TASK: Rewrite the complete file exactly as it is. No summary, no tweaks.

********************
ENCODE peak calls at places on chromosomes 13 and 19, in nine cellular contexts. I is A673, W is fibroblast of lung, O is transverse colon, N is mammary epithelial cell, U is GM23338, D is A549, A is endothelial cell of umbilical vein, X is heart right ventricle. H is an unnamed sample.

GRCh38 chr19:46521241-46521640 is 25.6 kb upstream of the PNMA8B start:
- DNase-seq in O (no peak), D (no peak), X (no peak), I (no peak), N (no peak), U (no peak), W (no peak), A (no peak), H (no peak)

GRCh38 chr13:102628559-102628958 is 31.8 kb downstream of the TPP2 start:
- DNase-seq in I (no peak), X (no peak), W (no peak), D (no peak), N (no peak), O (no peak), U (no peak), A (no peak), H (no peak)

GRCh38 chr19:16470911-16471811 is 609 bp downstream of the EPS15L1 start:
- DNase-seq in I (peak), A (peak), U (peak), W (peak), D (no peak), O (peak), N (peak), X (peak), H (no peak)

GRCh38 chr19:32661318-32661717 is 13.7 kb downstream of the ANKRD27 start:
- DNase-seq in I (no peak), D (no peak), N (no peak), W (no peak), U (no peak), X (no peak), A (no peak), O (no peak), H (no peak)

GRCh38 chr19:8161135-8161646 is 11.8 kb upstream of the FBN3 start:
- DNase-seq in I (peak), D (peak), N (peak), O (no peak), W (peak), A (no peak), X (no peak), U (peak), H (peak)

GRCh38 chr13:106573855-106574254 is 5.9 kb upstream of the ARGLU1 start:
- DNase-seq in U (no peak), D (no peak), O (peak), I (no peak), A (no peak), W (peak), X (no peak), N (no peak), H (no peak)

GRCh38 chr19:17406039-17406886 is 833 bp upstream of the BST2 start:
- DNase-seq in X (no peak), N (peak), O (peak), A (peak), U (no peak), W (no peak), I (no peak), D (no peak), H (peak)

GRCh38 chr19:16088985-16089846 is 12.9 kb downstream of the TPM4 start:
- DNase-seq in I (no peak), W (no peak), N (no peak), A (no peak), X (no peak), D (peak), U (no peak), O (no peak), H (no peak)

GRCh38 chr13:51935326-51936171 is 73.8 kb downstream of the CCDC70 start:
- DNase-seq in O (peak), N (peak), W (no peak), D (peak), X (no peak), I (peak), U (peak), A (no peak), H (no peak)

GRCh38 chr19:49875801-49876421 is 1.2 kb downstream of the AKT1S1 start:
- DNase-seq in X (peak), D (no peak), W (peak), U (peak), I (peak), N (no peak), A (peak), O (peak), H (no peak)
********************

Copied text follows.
ENCODE peak calls at places on chromosomes 13 and 19, in nine cellular contexts. I is A673, W is fibroblast of lung, O is transverse colon, N is mammary epithelial cell, U is GM23338, D is A549, A is endothelial cell of umbilical vein, X is heart right ventricle. H is an unnamed sample.

GRCh38 chr19:46521241-46521640 is 25.6 kb upstream of the PNMA8B start:
- DNase-seq in O (no peak), D (no peak), X (no peak), I (no peak), N (no peak), U (no peak), W (no peak), A (no peak), H (no peak)

GRCh38 chr13:102628559-102628958 is 31.8 kb downstream of the TPP2 start:
- DNase-seq in I (no peak), X (no peak), W (no peak), D (no peak), N (no peak), O (no peak), U (no peak), A (no peak), H (no peak)

GRCh38 chr19:16470911-16471811 is 609 bp downstream of the EPS15L1 start:
- DNase-seq in I (peak), A (peak), U (peak), W (peak), D (no peak), O (peak), N (peak), X (peak), H (no peak)

GRCh38 chr19:32661318-32661717 is 13.7 kb downstream of the ANKRD27 start:
- DNase-seq in I (no peak), D (no peak), N (no peak), W (no peak), U (no peak), X (no peak), A (no peak), O (no peak), H (no peak)

GRCh38 chr19:8161135-8161646 is 11.8 kb upstream of the FBN3 start:
- DNase-seq in I (peak), D (peak), N (peak), O (no peak), W (peak), A (no peak), X (no peak), U (peak), H (peak)

GRCh38 chr13:106573855-106574254 is 5.9 kb upstream of the ARGLU1 start:
- DNase-seq in U (no peak), D (no peak), O (peak), I (no peak), A (no peak), W (peak), X (no peak), N (no peak), H (no peak)

GRCh38 chr19:17406039-17406886 is 833 bp upstream of the BST2 start:
- DNase-seq in X (no peak), N (peak), O (peak), A (peak), U (no peak), W (no peak), I (no peak), D (no peak), H (peak)

GRCh38 chr19:16088985-16089846 is 12.9 kb downstream of the TPM4 start:
- DNase-seq in I (no peak), W (no peak), N (no peak), A (no peak), X (no peak), D (peak), U (no peak), O (no peak), H (no peak)

GRCh38 chr13:51935326-51936171 is 73.8 kb downstream of the CCDC70 start:
- DNase-seq in O (peak), N (peak), W (no peak), D (peak), X (no peak), I (peak), U (peak), A (no peak), H (no peak)

GRCh38 chr19:49875801-49876421 is 1.2 kb downstream of the AKT1S1 start:
- DNase-seq in X (peak), D (no peak), W (peak), U (peak), I (peak), N (no peak), A (peak), O (peak), H (no peak)